What might Vice President Biden do to prepare for his debates with President Trump?
For starters, I hope the former vice president’s campaign team has consulted psychologists who can help prepare Biden to deal with Trump’s disordered personality.
A second thing Biden can do is put Trump’s words within a larger context. For example, the president is a profligate liar; we know that in the course of the debates the president will tell an avalanche of falsehoods. It might therefore be useful for Biden, early in the debate, to warn viewers what will happen—Trump will lie, and lie again, and lie again. The former vice president should put a frame around those claims, so people understand what’s happening in real time.
In February, a friend pointed out to me that years ago Donald Trump lied about the size of Trump Towers, claiming he lived on the 66th to 68th floors. Here’s the thing: Trump Tower has only 58 floors, according to New York City documents. So Trump lied about even this, as he lies about virtually everything else. (In fact, Trump has lied about the height of several of his buildings, including Trump World Tower, which he claimed has 90 floors. In fact, it has 70.)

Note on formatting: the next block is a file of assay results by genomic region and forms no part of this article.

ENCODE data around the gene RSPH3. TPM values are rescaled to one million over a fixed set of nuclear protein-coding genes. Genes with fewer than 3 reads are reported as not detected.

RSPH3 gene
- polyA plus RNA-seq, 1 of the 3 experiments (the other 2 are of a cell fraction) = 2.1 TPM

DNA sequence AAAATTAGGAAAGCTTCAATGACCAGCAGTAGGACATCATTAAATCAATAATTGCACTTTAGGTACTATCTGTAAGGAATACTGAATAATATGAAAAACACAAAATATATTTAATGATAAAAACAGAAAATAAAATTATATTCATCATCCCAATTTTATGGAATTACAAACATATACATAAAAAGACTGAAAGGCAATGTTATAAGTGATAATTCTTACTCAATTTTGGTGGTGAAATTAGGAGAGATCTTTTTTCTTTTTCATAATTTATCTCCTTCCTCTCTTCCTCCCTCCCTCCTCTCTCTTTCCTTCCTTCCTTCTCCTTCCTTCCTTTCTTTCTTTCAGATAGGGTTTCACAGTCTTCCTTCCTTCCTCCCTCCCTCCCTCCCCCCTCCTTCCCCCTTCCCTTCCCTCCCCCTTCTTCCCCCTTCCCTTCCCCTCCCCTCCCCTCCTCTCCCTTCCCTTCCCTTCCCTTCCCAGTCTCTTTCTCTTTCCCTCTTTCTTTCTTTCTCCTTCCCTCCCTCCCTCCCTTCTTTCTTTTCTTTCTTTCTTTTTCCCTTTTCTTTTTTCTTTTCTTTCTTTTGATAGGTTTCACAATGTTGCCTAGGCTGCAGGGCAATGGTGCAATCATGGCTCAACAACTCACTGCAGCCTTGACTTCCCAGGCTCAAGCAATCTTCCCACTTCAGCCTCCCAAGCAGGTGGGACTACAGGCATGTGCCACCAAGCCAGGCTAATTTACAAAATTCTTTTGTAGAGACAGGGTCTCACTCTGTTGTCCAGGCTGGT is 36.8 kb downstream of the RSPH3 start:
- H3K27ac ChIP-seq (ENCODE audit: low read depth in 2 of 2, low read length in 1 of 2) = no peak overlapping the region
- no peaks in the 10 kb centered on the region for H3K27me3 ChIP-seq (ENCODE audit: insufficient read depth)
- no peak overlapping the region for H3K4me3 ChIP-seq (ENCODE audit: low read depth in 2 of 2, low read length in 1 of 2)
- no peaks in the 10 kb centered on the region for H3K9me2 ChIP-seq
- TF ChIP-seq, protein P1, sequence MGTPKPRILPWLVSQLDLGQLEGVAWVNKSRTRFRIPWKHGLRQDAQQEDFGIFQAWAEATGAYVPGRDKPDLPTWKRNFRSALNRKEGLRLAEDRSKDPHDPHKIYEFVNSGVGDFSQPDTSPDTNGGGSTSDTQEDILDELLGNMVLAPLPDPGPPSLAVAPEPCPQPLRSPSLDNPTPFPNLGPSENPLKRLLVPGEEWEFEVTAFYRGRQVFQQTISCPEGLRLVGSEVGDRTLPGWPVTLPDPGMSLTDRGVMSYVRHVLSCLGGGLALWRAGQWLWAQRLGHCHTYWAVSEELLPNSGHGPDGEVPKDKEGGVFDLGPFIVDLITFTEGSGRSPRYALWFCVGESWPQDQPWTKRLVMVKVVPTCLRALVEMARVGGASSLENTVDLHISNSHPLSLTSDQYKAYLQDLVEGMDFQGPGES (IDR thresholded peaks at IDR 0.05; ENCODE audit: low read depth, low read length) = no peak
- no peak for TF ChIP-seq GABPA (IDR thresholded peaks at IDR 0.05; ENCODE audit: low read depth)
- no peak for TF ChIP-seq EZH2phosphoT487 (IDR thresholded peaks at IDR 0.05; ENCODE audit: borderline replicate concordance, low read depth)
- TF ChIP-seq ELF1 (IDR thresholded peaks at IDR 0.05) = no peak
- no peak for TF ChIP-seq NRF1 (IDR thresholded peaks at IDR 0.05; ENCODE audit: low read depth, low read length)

If Biden were to use this story at the beginning of a debate, perhaps even before Trump’s first lie, the former vice president, when hearing a lie, could simply say, “Donald, we’re at the 66th floor again.” This response would certainly be more effective than repeatedly calling Trump a liar and serving as a fact-checker for the entire debate. Biden has to find a way to quickly name what’s happening and move on.